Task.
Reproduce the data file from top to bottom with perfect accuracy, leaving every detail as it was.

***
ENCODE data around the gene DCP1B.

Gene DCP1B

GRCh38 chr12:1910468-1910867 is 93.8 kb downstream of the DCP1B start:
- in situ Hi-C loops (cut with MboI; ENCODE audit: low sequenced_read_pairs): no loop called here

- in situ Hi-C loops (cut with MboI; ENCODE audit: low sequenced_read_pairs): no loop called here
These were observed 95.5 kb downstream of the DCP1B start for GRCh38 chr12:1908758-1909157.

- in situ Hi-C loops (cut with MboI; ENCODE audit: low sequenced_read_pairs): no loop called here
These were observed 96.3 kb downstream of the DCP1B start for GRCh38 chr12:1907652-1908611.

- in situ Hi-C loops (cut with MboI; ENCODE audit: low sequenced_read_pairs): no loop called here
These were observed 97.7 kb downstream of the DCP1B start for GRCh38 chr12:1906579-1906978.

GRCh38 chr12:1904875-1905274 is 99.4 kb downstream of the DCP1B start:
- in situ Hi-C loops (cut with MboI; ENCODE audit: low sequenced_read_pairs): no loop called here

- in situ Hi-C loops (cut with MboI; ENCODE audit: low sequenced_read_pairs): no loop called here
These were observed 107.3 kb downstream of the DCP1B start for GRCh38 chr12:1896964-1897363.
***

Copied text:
ENCODE data around the gene DCP1B.

Gene DCP1B

GRCh38 chr12:1910468-1910867 is 93.8 kb downstream of the DCP1B start:
- in situ Hi-C loops (cut with MboI; ENCODE audit: low sequenced_read_pairs): no loop called here

- in situ Hi-C loops (cut with MboI; ENCODE audit: low sequenced_read_pairs): no loop called here
These were observed 95.5 kb downstream of the DCP1B start for GRCh38 chr12:1908758-1909157.

- in situ Hi-C loops (cut with MboI; ENCODE audit: low sequenced_read_pairs): no loop called here
These were observed 96.3 kb downstream of the DCP1B start for GRCh38 chr12:1907652-1908611.

- in situ Hi-C loops (cut with MboI; ENCODE audit: low sequenced_read_pairs): no loop called here
These were observed 97.7 kb downstream of the DCP1B start for GRCh38 chr12:1906579-1906978.

GRCh38 chr12:1904875-1905274 is 99.4 kb downstream of the DCP1B start:
- in situ Hi-C loops (cut with MboI; ENCODE audit: low sequenced_read_pairs): no loop called here

- in situ Hi-C loops (cut with MboI; ENCODE audit: low sequenced_read_pairs): no loop called here
These were observed 107.3 kb downstream of the DCP1B start for GRCh38 chr12:1896964-1897363.